Detailing how MPC was brought onboard to the project, Brozenich says, We were associated well before they started shooting primarily because the other work we had done on Kingdom of Heaven was relevant to one of the sequences they were looking at doing They were doing a flashback to the beginning of the first Crusade, so we had just done a film about the end of the Crusades, so we had the knowledge and experience.
MPC also had the responsibility of creating the special mechanism that lies at the heart of the mystery of the story the cryptex. It has a glass vial on the interior, which is filled with vinegar, and the idea is that if you try to pry it open it will break and dissolve the papyrus. They wanted to explain the inner workings of the cryptex and they were trying to find ways to get the camera inside of it to have a look around. We got into discussions about how that might work and what it might look like. We had good long chats with Giles Masters, who was the art director in charge of the practical cryptex in the film. We ended up designing the mechanism here for the way that it functioned and all the aesthetic design as well. Sophie is holding it and describing to Langdon how it works and you fly inside. One idea that we had and played around with Angus, was the idea that in order to make it feel real we needed to make it like an endoscopic camera. There are a lot of lens artifacts that we tried to imbue into the shot and Angus fought to keep that look in the film. It really softens the transition when you go inside of it and makes it feel like a smaller space and good sense of scale.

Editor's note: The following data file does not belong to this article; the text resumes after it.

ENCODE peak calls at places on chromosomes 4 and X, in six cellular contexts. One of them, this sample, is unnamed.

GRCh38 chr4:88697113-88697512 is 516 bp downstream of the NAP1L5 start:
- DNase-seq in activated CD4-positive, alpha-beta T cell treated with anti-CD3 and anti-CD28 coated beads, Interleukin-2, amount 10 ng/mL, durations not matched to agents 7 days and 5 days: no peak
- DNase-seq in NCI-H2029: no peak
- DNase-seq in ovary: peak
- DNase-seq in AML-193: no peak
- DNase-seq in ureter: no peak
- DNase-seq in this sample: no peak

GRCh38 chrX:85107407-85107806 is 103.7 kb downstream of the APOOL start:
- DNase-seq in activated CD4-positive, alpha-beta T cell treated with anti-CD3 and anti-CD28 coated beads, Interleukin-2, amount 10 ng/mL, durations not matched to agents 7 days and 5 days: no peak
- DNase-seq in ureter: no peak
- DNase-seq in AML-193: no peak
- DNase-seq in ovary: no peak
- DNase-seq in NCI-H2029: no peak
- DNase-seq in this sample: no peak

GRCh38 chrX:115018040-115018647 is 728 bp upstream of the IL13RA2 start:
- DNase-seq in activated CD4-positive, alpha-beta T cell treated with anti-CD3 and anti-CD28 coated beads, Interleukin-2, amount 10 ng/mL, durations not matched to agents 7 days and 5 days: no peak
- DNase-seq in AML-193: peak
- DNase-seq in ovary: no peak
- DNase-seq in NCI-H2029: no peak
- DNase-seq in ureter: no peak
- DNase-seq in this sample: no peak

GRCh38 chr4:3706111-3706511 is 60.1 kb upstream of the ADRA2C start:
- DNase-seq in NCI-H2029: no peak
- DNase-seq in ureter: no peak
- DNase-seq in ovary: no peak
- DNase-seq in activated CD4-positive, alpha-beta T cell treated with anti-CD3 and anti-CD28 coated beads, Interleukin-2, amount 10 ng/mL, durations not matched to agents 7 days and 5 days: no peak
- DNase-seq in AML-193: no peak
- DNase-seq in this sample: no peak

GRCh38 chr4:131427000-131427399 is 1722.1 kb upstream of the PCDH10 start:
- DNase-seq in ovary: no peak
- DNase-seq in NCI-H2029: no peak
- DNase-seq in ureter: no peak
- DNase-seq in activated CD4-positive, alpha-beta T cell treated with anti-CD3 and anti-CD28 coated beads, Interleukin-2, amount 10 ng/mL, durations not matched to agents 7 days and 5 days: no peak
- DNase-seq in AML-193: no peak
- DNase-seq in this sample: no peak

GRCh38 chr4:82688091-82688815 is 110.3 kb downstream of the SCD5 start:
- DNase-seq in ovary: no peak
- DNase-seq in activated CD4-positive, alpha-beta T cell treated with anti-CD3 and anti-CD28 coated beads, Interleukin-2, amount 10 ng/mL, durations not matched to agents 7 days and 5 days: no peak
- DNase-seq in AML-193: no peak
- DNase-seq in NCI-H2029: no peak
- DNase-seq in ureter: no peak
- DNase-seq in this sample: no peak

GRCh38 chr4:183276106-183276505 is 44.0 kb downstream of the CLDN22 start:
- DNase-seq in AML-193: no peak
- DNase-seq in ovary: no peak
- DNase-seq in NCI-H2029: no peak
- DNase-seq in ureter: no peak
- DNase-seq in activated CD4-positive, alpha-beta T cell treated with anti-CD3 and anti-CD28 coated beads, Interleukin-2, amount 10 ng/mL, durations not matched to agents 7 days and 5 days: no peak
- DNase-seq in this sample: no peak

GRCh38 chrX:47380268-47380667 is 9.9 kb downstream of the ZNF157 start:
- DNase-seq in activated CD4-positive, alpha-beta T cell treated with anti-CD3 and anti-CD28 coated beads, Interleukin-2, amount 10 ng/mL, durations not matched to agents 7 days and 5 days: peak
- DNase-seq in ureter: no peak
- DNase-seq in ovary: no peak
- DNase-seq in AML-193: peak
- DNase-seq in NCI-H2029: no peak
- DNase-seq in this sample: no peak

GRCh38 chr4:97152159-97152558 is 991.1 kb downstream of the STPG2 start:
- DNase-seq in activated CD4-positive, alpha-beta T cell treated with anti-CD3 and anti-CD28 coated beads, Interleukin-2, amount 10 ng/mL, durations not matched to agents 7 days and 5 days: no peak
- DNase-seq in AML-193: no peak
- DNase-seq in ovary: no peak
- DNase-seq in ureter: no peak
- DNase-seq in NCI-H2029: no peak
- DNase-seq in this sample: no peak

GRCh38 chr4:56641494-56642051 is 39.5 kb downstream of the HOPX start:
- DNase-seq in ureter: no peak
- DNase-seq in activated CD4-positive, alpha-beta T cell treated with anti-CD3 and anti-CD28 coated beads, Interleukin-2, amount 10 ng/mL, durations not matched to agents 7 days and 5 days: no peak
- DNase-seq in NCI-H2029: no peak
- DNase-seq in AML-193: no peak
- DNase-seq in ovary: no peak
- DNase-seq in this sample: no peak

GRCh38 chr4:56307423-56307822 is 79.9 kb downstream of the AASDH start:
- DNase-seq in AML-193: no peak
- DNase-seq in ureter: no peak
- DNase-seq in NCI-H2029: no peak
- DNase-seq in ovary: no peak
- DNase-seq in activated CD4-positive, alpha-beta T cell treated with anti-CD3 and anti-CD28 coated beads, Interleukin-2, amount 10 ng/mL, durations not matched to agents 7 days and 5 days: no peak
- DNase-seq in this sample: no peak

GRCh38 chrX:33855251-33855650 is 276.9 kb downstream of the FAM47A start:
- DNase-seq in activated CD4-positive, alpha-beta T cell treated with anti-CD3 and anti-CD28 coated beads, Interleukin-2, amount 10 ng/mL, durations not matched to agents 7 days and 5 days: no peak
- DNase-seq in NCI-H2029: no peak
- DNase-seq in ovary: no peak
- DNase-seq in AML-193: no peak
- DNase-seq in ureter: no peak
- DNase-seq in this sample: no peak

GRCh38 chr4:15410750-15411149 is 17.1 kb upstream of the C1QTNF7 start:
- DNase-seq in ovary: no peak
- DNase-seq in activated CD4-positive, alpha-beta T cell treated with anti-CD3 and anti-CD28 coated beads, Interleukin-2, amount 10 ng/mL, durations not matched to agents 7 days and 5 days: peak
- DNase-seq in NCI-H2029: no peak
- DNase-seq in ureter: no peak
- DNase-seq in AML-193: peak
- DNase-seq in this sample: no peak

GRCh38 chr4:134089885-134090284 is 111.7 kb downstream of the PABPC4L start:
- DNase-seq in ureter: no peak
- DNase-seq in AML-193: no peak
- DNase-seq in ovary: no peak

Overall, Brozenich says, We did something like 140 shots in the end. They were varying in complexity. There were a lot of set replacements and clean-ups. They built a partial Louvre set at Pinewood Studios and we did a lot of the extensions. We also did a bunch of shots looking down through a glass-vaulted roof and watching Jacques Sauniere getting chased through the hallways by Silas the monk. We did full 3D replacements of the whole interior and exterior of the Louvre based on some plates and photos Angus took. We did a bunch of shots by the river, which were full CG boat replacements. As for software, we used Maya and RenderMan and then RealFlow for the interior of the cryptex, as well as some internal proprietary stuff.
Both supervisors agree that their work on The Da Vinci Code provided them with very pointed challenges that helped push their teams in new directions. Breakspear enthuses, Its really revolutionized how we are currently doing CG. A lot of companies will jump straight from this complex approach, believing it will give them the best results, and thats not always the truth. We understand our craft [much] better. Weve become very good at combining different CG approaches in a way that will benefit the quality of the shot and also work into the budget and a pipeline that can get done on the clients timeline. This project has shown we can really deliver fantastic quality!
Tara DiLullo is an east coast-based writer whose articles have appeared in publications such as SCI-FI Magazine, Dreamwatch and ScreenTalk, as well as the websites atnzone.com and ritzfilmbill.com.